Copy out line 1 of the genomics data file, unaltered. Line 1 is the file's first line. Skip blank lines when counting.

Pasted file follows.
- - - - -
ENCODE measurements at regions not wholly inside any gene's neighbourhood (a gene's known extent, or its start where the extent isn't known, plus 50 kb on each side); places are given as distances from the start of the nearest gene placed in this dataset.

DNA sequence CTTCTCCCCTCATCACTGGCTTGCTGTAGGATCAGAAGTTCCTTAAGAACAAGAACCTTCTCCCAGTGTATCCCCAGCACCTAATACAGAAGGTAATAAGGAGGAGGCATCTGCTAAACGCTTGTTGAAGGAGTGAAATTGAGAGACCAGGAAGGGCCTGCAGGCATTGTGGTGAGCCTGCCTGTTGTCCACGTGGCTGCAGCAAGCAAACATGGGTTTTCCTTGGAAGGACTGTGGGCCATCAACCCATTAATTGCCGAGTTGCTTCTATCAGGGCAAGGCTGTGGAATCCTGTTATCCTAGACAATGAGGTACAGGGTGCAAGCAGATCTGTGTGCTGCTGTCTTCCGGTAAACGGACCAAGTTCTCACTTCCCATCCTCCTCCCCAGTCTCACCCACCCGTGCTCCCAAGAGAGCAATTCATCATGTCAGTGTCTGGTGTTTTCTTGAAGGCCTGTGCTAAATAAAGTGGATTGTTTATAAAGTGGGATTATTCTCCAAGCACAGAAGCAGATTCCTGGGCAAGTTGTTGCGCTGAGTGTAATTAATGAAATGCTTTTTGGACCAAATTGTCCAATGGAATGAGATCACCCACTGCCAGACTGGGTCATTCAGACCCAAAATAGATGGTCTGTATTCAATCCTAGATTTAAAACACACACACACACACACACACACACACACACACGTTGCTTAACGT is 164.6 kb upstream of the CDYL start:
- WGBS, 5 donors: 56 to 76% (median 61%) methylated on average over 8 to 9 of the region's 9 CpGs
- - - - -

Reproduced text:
ENCODE measurements at regions not wholly inside any gene's neighbourhood (a gene's known extent, or its start where the extent isn't known, plus 50 kb on each side); places are given as distances from the start of the nearest gene placed in this dataset.